Reading of Monidipa Fouzder’s summary eviction from a county court reminds me of difficulties I encountered some years ago when I tried to observe trials in an African jurisdiction. The death penalty was on offer. 

Morton landscape

James Morton

We arrived at around 7.30am to find the courts empty of lawyers or defendants. The justice department had been told we were coming and we had to wait for the minister to arrive. Meanwhile, would we have some coffee? We were given small cups and then the man brought the pot around and poured another and then another. 

Eventually, the minister arrived. No, the trial had been moved and had already taken place at the other end of the country. But we need not worry, it had merely been adjourned. ‘Did I play cricket?’ ‘Certainly.’ When he had been at Oxford, he had seen some of the great English players. Hutton, Washbrook. Had I seen them?

My colleague tried to intervene and ask about the poor devils on death row. The minister held up his hand to silence her. ‘Morton here and I are discussing Compton and Edrich.’ And that was the last word he addressed to her on the subject, except that the organisation we represented would be told when the trial might (not would) start. Now back to cricket. The minister shook hands with me at the end but not with my colleague. Followed, but unmolested, we were left to wander around the country and see lawyers and a representative of the British government, who suggested we should not interfere in matters which did not concern us.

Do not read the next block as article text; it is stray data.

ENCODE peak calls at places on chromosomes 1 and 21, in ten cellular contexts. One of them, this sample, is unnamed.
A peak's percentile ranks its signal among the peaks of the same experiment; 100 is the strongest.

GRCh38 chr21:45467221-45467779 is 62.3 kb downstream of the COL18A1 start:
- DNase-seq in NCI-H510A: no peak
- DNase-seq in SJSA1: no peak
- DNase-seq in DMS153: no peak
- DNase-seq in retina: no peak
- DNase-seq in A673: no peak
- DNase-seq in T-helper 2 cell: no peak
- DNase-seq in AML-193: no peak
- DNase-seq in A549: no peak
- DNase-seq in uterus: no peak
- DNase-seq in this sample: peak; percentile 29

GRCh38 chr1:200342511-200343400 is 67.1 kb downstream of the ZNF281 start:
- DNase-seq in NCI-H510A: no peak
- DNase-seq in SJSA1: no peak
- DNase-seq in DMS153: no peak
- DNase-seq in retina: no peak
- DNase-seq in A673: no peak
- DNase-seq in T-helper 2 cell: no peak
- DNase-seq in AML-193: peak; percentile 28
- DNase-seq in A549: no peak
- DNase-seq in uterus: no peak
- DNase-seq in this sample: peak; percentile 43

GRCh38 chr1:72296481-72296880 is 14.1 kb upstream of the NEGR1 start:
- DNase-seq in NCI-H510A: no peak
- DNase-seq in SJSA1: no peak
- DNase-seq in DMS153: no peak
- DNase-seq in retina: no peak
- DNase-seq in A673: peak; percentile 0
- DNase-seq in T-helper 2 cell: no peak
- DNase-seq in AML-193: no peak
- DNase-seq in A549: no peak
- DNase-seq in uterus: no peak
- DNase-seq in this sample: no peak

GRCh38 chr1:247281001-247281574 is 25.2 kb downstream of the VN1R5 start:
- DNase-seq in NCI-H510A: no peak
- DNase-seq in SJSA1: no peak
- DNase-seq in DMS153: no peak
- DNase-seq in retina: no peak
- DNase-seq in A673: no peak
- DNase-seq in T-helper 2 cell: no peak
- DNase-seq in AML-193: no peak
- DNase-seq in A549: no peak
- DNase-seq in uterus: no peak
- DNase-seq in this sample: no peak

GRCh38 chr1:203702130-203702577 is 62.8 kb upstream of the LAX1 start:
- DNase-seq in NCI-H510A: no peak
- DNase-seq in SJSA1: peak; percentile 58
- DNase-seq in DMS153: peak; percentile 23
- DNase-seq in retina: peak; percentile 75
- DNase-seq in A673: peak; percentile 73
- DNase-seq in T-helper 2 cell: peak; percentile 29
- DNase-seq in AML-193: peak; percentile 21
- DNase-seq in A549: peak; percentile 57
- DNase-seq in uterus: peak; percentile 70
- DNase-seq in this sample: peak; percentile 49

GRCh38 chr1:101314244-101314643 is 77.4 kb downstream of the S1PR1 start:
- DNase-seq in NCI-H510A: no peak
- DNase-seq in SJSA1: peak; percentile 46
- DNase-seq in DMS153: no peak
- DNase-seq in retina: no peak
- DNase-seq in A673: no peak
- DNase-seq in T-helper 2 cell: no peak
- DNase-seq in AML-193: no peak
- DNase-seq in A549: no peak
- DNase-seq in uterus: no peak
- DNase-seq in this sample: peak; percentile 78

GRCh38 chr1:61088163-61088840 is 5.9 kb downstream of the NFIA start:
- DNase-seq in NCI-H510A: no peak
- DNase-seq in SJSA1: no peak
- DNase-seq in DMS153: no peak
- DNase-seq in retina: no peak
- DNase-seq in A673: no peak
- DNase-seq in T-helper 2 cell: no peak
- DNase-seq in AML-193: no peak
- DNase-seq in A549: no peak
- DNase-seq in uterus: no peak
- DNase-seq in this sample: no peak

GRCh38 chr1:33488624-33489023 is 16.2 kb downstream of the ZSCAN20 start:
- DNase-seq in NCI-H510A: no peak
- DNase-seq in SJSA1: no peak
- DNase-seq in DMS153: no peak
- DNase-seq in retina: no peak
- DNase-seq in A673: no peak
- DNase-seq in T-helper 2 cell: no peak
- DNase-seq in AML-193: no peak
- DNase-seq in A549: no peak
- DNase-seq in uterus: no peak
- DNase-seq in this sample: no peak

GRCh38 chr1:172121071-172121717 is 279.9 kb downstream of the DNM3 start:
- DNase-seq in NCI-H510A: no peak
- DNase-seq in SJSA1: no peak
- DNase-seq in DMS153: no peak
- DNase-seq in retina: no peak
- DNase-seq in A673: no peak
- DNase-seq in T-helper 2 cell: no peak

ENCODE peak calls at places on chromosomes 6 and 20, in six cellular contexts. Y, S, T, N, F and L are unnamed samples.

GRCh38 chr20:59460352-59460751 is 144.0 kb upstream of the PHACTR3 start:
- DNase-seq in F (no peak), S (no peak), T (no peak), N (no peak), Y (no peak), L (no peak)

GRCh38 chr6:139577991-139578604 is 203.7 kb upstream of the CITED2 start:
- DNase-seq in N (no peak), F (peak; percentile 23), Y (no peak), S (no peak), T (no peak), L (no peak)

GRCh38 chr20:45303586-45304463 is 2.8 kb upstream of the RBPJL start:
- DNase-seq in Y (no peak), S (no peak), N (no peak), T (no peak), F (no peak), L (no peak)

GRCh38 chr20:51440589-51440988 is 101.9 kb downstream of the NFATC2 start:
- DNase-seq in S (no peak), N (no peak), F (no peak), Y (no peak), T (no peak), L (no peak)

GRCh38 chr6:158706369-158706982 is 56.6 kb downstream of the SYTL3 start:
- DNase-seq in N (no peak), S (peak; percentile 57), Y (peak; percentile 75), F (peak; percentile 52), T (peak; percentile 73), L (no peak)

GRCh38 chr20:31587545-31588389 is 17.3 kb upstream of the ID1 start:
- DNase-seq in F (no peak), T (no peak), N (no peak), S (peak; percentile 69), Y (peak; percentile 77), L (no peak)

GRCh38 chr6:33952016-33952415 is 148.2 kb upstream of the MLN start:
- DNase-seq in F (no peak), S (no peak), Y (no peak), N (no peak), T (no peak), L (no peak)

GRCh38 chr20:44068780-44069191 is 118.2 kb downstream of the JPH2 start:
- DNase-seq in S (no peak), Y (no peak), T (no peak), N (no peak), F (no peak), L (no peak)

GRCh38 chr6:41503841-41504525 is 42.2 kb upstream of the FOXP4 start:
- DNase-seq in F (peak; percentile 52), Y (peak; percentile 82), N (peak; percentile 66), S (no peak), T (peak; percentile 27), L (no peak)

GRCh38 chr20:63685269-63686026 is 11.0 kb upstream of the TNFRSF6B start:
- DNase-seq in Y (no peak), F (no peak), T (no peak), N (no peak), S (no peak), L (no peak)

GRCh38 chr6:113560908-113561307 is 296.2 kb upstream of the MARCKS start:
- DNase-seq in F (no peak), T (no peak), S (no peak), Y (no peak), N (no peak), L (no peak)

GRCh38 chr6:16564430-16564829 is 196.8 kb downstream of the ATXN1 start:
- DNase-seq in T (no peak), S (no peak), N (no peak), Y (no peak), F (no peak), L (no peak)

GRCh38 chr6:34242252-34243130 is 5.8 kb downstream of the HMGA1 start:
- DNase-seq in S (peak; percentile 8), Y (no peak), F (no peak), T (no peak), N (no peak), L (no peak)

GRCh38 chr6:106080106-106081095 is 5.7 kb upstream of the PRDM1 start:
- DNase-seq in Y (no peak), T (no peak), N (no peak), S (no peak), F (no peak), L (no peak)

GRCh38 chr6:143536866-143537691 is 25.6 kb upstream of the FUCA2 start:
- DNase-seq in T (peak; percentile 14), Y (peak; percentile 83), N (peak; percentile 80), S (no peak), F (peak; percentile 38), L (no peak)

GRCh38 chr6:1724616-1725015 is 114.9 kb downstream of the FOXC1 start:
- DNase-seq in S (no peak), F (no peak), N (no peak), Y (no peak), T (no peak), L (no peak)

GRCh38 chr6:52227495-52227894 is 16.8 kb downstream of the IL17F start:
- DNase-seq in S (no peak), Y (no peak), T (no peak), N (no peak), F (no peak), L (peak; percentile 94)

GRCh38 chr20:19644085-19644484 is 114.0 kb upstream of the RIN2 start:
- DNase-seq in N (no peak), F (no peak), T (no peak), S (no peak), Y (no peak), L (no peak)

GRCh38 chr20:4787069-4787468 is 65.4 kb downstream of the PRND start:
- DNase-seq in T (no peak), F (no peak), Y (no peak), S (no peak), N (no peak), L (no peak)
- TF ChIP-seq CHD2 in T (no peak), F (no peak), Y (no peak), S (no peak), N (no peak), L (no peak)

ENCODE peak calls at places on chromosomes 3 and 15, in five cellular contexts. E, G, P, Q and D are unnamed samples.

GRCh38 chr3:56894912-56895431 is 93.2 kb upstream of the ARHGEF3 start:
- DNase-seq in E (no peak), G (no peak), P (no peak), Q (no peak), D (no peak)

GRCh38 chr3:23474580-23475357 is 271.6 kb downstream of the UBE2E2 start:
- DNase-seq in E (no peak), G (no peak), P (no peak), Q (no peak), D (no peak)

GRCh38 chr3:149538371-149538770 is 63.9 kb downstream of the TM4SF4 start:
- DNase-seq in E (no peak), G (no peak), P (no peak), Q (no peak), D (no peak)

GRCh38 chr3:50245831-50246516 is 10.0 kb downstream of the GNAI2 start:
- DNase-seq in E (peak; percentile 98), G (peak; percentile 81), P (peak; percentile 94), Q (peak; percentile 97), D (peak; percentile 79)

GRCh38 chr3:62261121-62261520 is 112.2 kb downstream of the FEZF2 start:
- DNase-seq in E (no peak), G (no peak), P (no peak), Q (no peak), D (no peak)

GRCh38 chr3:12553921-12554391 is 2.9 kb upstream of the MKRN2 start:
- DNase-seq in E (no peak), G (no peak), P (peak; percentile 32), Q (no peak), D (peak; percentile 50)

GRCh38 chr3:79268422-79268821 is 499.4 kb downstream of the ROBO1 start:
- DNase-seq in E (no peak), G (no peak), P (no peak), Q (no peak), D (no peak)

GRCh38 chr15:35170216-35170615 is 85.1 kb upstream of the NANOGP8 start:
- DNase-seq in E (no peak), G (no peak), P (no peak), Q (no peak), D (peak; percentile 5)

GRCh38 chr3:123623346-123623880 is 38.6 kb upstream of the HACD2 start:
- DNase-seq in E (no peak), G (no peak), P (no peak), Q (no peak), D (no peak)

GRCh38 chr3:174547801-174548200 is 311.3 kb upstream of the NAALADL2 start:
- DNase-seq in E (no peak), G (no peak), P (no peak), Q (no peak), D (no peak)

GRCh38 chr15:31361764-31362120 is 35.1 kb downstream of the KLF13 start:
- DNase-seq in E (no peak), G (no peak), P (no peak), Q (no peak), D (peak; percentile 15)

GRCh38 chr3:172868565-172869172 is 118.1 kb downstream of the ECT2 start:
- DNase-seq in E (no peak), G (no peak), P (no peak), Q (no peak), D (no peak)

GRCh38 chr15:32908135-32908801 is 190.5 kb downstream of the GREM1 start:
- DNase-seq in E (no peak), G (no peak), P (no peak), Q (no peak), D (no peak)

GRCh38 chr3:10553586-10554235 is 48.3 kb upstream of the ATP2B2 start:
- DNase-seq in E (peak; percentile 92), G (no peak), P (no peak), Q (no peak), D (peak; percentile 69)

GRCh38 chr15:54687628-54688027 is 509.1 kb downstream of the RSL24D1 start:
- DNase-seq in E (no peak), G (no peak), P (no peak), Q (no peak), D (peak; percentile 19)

Before we left, my colleague very sensibly posted all our notes to England. Just as well. We had just cleared immigration when our names were called and our passports confiscated. We were then locked in a room for some hours while I presume our luggage was searched. Nothing found, we were unlocked and told to join the plane.

The episode ended better than it might have done. Though the men were inevitably convicted, the death penalty was not applied.